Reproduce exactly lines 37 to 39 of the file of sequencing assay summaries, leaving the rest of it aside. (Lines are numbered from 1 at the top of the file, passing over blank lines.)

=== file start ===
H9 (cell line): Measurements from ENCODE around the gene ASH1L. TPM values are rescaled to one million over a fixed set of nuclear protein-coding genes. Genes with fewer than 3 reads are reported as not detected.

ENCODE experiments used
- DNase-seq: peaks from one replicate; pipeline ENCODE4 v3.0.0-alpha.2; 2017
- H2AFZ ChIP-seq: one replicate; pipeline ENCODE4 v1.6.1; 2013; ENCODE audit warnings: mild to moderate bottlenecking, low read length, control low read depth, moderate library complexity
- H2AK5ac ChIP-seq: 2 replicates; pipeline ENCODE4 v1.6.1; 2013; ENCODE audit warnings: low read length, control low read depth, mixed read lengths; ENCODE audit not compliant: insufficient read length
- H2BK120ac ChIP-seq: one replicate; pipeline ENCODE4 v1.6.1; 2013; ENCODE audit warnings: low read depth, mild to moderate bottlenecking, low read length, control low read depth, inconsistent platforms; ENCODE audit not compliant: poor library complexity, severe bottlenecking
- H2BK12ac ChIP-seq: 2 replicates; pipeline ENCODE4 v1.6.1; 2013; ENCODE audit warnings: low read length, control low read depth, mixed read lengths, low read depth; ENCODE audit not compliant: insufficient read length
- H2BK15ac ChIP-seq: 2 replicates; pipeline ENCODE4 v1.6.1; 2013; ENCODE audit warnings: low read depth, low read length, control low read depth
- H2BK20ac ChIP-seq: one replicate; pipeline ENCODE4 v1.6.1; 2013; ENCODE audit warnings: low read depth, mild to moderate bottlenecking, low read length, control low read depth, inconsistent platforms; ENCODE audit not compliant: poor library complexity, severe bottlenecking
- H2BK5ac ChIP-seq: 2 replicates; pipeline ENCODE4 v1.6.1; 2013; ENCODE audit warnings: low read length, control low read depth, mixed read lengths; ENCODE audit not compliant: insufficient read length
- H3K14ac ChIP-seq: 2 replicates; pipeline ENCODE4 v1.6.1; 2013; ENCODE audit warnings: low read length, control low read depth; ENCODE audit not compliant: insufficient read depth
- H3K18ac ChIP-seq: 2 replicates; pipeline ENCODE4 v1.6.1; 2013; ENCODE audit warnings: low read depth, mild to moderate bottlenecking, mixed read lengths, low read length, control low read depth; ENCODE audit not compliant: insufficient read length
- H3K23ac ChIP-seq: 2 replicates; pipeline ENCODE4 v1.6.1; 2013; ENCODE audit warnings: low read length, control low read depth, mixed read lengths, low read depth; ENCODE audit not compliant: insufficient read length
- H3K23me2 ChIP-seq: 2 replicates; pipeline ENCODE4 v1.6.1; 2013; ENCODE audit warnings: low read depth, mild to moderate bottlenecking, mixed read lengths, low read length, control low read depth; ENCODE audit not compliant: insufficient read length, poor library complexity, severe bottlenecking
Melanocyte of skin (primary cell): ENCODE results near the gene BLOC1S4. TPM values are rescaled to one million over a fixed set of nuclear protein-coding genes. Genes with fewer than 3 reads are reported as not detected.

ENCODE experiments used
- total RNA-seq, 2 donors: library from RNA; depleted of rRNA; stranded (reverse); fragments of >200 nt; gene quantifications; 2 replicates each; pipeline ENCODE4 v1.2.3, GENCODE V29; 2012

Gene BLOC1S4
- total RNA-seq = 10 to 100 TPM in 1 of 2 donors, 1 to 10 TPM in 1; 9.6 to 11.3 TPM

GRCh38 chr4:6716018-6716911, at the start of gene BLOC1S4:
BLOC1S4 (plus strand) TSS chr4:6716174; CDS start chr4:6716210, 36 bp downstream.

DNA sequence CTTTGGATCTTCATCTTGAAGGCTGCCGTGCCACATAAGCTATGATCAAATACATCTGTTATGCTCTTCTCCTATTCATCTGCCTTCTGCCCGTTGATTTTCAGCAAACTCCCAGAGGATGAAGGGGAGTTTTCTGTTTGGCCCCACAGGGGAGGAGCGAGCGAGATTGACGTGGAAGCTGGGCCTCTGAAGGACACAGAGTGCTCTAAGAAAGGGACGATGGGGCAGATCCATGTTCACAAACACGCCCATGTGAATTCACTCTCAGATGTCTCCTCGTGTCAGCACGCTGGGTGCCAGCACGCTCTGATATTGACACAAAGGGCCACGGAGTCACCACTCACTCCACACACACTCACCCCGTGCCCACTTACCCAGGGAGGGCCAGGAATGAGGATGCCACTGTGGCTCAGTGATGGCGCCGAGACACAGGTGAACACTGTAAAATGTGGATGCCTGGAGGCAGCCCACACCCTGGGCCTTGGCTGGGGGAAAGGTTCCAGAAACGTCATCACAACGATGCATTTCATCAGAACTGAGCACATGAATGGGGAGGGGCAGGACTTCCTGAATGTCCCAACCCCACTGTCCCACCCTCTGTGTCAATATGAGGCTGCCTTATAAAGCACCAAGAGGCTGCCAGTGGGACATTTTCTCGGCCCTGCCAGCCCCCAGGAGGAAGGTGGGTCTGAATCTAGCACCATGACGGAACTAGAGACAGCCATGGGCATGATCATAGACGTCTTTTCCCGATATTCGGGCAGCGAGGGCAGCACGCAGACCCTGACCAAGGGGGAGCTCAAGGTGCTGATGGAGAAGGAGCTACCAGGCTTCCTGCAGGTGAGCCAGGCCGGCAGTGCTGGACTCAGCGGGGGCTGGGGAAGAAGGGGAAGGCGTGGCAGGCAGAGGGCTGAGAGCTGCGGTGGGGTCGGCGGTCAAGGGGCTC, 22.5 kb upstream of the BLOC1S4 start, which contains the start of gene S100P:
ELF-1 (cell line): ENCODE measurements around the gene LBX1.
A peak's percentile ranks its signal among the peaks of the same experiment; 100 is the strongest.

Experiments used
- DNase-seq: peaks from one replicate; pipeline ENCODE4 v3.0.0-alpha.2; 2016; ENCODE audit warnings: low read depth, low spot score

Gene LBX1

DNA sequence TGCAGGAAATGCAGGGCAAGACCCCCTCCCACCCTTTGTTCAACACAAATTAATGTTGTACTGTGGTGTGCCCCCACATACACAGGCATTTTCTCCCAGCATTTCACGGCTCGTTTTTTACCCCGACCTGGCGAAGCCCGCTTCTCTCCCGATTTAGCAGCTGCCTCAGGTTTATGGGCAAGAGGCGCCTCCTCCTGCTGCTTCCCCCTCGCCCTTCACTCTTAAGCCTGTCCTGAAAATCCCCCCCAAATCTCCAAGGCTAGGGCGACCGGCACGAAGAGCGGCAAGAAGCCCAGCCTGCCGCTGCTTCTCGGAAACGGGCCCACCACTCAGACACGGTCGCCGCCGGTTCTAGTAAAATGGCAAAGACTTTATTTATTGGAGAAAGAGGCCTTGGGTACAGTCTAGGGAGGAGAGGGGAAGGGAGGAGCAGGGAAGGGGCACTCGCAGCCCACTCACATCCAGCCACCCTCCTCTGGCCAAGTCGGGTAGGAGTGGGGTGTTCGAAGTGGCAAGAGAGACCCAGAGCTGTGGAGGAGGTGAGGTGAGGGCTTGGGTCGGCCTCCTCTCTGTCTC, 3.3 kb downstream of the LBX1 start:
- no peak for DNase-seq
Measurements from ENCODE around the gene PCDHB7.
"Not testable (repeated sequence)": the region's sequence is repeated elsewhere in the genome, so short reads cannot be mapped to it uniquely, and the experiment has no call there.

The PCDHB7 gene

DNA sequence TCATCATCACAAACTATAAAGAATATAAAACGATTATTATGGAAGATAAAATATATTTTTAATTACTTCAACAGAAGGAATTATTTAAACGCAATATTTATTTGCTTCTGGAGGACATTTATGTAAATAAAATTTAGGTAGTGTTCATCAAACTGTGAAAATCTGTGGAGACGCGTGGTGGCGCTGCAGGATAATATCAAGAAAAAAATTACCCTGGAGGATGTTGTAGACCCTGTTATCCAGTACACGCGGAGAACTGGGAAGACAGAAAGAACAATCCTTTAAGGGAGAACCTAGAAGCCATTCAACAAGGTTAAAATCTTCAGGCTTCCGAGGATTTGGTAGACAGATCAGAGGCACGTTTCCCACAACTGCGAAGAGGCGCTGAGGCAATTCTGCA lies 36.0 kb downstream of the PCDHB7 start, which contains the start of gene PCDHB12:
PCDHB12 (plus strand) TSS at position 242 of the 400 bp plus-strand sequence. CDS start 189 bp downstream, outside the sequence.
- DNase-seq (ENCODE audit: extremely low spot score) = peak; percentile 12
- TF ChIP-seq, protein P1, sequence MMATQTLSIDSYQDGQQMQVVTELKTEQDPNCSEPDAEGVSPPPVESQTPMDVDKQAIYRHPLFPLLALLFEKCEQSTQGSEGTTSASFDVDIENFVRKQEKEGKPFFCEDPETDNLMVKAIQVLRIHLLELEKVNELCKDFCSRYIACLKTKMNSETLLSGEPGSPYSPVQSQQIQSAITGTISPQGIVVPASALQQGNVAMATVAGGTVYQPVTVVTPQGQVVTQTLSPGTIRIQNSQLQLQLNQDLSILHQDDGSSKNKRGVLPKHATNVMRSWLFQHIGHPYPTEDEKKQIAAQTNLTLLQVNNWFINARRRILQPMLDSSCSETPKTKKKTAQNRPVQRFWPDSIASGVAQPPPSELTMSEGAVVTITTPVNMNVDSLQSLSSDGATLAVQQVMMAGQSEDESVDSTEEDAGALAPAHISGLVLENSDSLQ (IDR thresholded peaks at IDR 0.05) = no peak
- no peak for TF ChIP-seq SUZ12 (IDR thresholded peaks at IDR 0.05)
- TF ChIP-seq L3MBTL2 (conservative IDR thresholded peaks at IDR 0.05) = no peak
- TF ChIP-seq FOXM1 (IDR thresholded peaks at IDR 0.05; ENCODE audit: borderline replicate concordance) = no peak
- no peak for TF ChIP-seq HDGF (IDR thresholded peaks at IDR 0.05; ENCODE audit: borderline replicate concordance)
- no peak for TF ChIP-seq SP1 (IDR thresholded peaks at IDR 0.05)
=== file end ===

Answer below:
- no peak for TF ChIP-seq SUZ12 (IDR thresholded peaks at IDR 0.05)
- TF ChIP-seq L3MBTL2 (conservative IDR thresholded peaks at IDR 0.05) = no peak
- TF ChIP-seq FOXM1 (IDR thresholded peaks at IDR 0.05; ENCODE audit: borderline replicate concordance) = no peak